Not sure how old your tires are, and don't have the receipt from your last purchase? No worries -- this is a common issue and we can show you exactly how to find out.
If you look closely at the side of each of your tires, you'll see a bunch of letters and numbers. While this may just look like a confusing jumble, it's actually useful info. Look for a number that starts with the letters “DOT,” followed by a series of 10-12 characters. This code, which is required by the U.S. Department of Transportation (DOT), will tell you several things:
The date of manufacture is the last four digits of the DOT code. The first two digits are the week of manufacture, and the last two digits are the year. For example, if the last four digits of the DOT code are 0203, that means that the tire was manufactured during the second week of the year 2003. Pretty simple, right? However…if your tires were made before 2000, it gets a bit more complicated.
The date of manufacture is the last three digits of the code. The first two digits refer to the week within that year. For example, if the last 3 digits are 022, it means that the tire was manufactured in the second week of the year, and the year is the second year of the decade. This is where it gets confusing -- there's no universal identifier that signifies which decade, so in this example the tire could have been manufactured in 1982 or 1992. Some tires do have a small triangle following the DOT code to indicate the 1990s.
If you look at the tires sidewall and see a DOT number that appears to be incomplete, that's because the DOT's current regulations require the entire number to be branded on only one sidewall, while the opposite sidewall is branded with just the first few digits. To see the entire DOT number, just look on the other sidewall.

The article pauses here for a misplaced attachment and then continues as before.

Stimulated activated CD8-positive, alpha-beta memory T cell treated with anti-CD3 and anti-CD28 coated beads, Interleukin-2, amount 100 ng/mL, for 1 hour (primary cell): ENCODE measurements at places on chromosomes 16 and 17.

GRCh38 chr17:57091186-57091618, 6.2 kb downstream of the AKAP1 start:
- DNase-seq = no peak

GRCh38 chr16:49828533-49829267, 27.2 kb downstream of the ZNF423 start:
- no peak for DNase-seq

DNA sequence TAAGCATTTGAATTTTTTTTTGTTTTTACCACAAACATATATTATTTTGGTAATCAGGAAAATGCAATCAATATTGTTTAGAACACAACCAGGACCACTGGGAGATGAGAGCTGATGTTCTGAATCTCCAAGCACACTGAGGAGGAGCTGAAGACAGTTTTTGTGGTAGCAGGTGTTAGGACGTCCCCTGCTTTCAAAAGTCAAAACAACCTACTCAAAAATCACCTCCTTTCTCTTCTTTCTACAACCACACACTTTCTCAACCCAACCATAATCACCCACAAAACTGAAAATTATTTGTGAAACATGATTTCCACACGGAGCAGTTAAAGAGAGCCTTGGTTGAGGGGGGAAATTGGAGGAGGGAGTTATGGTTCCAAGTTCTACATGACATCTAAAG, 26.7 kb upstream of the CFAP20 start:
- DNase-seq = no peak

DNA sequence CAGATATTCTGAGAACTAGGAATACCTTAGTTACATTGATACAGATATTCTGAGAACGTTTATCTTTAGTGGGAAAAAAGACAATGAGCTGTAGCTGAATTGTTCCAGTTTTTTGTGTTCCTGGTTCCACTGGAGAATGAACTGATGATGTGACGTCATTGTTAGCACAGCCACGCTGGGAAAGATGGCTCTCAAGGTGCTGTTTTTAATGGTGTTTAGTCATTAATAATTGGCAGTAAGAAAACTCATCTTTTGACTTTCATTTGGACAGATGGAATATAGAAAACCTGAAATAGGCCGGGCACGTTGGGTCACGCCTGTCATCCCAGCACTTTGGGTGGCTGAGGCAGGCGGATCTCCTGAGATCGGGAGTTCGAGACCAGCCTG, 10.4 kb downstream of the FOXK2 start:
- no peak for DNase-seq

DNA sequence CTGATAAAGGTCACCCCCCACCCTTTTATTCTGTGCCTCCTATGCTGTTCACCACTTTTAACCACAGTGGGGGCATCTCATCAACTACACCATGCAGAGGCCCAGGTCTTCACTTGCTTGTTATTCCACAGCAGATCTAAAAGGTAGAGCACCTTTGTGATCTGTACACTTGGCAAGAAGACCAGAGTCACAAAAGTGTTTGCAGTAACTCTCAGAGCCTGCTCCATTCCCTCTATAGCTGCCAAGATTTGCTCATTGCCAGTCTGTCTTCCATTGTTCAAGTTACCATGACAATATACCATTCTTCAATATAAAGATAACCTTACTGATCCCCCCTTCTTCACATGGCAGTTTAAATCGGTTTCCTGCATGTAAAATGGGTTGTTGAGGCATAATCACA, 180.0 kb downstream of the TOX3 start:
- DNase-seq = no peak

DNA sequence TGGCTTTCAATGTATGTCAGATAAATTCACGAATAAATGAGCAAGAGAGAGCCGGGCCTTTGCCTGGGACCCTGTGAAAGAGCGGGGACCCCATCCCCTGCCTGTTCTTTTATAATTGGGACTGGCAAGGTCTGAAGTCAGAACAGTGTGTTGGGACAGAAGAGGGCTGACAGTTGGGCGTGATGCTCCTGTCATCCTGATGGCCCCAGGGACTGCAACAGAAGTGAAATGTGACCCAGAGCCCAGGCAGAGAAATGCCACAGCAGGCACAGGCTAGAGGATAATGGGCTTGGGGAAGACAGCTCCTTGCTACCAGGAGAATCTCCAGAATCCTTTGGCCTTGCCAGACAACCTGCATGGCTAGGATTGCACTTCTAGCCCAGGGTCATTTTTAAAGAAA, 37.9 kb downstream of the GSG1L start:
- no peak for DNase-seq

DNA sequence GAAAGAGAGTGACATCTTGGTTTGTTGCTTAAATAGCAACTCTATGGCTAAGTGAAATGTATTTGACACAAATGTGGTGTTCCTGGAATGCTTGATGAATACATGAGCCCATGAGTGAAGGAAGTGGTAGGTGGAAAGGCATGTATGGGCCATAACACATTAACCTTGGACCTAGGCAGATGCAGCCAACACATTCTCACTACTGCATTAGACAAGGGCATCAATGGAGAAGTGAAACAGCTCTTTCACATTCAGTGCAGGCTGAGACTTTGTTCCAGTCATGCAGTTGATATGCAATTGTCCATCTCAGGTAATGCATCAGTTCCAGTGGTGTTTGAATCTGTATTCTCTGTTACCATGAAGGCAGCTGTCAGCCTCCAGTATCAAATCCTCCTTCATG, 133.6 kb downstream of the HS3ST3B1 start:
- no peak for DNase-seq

The next time you buy tires from TireBuyer, make sure you keep your confirmation email . Then you'll always know how old your tires are without having to check out your sidewalls -- and you'll be ready in case you ever need to make a warranty claim. Most tire manufacturers' warranties cover the tires for four years from the date of purchase, or five years from the week that the tires were manufactured. If you lose your sales receipt, you could actually limit your warranty coverage. Here's an example: If you purchased new tires today, but they were manufactured two years ago, your warranty would cover four years from todays date, since that is your date of purchase. But if you lost your proof of purchase, the tires would be covered for five years from the date of manufacture, which was two years ago. So your warranty would end three years from today, not four, meaning you could lose a year of coverage. So file away that confirmation email!
Now that you know the age of your tires, if it seems like it's time for a new set, we can help. Why not get started now?